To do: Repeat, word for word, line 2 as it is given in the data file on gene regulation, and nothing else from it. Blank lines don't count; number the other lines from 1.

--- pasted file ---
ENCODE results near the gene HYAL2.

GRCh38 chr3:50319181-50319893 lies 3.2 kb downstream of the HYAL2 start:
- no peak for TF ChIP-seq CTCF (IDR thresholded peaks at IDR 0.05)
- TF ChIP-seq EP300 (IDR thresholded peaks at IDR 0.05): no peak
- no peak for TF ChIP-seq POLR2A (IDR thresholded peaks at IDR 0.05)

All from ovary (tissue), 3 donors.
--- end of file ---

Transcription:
GRCh38 chr3:50319181-50319893 lies 3.2 kb downstream of the HYAL2 start: